Thursday, October 23, 2003
More Bang for Your Buck: Video Game Ratings
As this week proves, baseball is still our national pastime. But there's another popular pastime with the kids - video games. If you're always shopping for the latest games, you know the content can be questionable. So in tonight's More Bang For The Buck, we thought we'd review the ratings system, before you spend your hard-earned money.
(WSVN) -- Shooting and street fighting are just some of the scenes plastered throughout video games.
These are images Cynthia Shannon wants to keep out of her home.
Cynthiasays, "We really try to keep the boys away from that kind of useless violence shooting of other people."
To help families like the Shannon's, the gaming industry formed the Entertainment Software Rating Board.
Patricia Vance of the Entertainment Software Rating Board says,"We rate based on a variety of different elements in a game. Contact, intensity, frequency, the control."
But now parents and doctors alike are questioning how games are actually rated.
PediatricianDr. Michael Rich says, "There is something inherently flawed about an industry rating its own product."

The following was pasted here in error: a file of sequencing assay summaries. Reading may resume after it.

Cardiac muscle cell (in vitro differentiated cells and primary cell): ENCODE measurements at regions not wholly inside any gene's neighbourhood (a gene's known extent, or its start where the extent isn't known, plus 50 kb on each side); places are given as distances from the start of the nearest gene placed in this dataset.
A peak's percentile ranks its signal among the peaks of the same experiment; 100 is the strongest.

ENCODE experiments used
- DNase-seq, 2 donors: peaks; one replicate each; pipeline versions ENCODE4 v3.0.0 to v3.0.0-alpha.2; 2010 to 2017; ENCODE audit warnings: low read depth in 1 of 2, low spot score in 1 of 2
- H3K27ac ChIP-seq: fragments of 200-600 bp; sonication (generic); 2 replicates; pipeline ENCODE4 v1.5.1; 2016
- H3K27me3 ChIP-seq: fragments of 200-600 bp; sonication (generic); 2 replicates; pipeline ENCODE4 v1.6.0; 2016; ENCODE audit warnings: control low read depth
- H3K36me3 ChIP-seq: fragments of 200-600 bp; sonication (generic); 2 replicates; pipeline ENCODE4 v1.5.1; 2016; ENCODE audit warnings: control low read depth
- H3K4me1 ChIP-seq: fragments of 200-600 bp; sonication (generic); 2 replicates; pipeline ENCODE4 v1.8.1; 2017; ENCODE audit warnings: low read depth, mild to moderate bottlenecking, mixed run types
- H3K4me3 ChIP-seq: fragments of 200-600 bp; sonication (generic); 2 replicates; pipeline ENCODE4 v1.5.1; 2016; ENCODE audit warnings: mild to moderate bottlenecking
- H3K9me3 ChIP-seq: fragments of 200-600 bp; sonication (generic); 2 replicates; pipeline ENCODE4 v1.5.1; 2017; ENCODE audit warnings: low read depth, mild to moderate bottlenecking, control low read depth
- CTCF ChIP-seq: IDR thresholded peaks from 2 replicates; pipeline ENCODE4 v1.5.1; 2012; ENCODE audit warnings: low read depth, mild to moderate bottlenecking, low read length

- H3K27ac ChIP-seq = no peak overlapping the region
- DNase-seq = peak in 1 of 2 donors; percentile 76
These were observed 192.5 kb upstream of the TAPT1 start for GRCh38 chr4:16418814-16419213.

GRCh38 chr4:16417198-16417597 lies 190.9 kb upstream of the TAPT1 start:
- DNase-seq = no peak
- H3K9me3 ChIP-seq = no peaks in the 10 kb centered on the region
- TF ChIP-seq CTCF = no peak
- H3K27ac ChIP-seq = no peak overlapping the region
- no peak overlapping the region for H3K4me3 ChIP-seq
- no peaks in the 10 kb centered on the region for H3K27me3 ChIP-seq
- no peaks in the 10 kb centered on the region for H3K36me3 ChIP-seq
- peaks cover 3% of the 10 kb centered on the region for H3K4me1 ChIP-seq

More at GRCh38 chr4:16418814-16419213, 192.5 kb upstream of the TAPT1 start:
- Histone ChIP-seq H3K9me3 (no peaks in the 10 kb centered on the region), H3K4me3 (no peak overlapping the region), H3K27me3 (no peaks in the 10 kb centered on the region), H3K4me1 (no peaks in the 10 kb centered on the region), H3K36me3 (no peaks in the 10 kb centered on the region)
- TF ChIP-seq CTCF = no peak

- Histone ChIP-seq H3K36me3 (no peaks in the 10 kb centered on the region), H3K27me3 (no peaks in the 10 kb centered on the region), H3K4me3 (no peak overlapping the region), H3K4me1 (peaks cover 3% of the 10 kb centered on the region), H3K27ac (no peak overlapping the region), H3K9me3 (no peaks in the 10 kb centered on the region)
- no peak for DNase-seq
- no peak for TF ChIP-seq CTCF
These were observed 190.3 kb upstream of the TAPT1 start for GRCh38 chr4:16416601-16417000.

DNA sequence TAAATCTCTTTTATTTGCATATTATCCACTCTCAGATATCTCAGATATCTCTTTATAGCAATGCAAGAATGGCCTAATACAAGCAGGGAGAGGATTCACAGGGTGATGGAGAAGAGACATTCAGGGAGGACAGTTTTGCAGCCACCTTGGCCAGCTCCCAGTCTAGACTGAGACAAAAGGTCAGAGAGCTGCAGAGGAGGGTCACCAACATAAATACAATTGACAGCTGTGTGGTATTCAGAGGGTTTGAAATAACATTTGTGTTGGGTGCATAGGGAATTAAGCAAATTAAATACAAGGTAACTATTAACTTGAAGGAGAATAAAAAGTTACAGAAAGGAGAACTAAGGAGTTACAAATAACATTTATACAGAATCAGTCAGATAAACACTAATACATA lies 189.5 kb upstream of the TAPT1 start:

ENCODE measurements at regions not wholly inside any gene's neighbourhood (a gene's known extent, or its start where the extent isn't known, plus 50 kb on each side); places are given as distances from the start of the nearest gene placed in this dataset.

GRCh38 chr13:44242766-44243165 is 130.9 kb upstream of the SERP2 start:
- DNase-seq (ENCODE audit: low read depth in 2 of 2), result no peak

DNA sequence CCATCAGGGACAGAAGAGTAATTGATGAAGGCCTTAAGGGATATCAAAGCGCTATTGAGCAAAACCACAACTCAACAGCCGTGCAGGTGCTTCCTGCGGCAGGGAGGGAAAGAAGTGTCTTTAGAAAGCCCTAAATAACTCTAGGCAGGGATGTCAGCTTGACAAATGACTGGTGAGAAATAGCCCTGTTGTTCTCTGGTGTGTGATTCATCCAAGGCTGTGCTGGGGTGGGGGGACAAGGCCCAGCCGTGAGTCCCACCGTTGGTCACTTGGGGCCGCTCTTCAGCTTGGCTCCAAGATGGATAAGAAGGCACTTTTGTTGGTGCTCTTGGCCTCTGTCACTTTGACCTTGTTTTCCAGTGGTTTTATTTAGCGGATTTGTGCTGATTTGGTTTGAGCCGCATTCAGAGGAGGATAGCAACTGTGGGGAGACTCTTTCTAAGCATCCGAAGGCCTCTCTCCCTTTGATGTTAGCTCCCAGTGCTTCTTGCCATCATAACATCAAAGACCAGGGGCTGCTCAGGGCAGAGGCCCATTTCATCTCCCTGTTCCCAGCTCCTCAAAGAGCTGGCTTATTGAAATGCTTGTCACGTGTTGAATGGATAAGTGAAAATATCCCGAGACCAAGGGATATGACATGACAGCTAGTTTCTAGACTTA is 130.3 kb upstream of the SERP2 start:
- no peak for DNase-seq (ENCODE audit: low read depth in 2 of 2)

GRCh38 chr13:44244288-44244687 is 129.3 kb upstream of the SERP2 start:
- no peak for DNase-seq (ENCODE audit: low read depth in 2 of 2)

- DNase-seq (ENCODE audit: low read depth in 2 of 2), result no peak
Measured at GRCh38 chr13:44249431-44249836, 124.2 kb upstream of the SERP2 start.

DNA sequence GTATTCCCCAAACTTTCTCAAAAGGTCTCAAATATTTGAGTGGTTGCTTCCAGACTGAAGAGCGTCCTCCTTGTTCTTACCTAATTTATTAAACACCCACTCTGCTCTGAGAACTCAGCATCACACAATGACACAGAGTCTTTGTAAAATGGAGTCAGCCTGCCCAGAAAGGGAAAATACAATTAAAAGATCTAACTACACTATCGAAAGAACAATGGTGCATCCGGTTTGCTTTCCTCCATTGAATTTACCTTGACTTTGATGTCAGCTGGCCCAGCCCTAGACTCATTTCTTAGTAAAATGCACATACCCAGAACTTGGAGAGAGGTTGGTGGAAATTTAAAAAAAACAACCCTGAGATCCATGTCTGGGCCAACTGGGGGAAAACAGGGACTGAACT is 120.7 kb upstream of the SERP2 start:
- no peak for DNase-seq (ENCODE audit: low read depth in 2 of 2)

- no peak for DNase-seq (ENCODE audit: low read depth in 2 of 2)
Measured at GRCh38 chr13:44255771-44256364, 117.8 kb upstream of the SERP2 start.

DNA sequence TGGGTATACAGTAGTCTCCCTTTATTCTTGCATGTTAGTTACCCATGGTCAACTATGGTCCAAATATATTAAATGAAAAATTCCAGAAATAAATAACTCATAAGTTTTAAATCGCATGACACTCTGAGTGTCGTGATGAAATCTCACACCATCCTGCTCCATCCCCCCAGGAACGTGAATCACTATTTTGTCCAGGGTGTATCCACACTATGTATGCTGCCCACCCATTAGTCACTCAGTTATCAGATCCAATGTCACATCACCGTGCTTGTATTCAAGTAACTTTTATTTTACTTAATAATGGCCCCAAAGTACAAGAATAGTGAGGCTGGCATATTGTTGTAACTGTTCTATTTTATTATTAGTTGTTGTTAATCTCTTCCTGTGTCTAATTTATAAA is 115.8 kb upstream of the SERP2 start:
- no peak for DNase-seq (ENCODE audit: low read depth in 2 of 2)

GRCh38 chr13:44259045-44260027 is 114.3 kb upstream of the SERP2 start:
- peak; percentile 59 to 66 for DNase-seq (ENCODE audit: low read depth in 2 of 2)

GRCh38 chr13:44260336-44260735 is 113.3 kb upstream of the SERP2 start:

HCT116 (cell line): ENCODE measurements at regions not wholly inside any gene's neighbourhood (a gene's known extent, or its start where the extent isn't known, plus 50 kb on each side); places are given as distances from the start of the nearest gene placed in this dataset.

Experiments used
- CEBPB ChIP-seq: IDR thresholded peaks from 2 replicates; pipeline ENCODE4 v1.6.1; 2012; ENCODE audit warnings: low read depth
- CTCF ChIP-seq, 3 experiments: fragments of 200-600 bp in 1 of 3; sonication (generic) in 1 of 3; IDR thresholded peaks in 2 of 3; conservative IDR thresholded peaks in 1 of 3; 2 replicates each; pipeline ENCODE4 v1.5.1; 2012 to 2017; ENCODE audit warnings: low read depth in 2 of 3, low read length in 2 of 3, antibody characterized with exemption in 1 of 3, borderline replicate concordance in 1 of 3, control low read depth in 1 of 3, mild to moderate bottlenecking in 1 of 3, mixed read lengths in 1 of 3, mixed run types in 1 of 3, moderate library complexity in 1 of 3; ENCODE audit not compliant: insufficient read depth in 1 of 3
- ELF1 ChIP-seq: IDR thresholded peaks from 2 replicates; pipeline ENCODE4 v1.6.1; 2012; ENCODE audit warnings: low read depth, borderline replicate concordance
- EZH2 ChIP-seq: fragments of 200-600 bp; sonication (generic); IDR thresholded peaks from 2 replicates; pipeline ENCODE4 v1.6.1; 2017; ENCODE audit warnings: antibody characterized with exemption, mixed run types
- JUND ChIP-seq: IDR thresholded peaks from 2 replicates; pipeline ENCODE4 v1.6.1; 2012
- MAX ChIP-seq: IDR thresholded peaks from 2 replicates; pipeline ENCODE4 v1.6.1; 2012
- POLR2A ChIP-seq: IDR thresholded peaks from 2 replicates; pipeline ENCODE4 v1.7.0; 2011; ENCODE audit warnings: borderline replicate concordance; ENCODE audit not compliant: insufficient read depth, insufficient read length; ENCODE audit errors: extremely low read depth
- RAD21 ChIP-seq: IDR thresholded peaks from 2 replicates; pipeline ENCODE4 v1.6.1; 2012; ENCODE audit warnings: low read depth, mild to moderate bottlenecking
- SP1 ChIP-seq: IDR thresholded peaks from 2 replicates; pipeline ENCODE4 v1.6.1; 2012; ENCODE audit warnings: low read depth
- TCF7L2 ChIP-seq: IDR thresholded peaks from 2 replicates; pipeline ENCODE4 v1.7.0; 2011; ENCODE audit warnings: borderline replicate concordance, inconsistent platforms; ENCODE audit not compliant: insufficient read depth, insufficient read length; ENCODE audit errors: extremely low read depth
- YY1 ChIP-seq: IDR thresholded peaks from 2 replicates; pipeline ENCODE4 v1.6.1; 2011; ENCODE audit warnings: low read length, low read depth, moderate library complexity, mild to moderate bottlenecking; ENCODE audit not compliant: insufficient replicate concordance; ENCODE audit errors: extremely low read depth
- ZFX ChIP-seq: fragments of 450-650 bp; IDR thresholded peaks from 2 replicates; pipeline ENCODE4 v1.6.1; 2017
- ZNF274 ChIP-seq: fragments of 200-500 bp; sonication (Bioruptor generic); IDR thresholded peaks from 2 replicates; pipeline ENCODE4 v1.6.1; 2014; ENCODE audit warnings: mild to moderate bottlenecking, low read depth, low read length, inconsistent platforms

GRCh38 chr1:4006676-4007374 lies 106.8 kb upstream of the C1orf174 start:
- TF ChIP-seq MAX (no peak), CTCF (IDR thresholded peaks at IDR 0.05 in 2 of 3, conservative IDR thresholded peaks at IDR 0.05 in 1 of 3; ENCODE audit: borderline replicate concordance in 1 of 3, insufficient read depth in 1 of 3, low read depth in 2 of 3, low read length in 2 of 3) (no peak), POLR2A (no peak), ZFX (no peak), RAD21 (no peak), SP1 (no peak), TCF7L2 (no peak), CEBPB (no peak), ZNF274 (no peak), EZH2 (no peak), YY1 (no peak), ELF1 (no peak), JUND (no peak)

The Entertainment Software Rating Board uses raters toview games, read about them and then assign a rating.
There are a total of five ratings in all: "EC" for early childhood, "E" for everyone, "T" for teen, "M" for mature, and "A" for adults.
"This game is rated 'T' so, the industry says this is fine for your teenage child."
"I disagree. It's a murder simulator for all intensive purposes."
Cynthia says, "We have found that the ratings system is totally inconsistent. That the teen ratings become a free-for-all."
But the industry cautions their warnings are only a recommendation.
Patricia Vance says, "It's really there as a guidance to provide objective information in an easy format."
It's that information that Dr. Rich feels is not very useful to parents.
He says,"I think that we have to take them with a grain of salt."
So he recommends the following before you buy:
Read reviews online.
Ask your kids why they want a particular game.
And try to sit down and play the game yourself. That way you can see firsthand exactly what is in it.
Dr. Rich says, "We need to move toward a system where the parents are aware of the content."
Video game ratings are not mandatory.
They are done on a voluntary basis.
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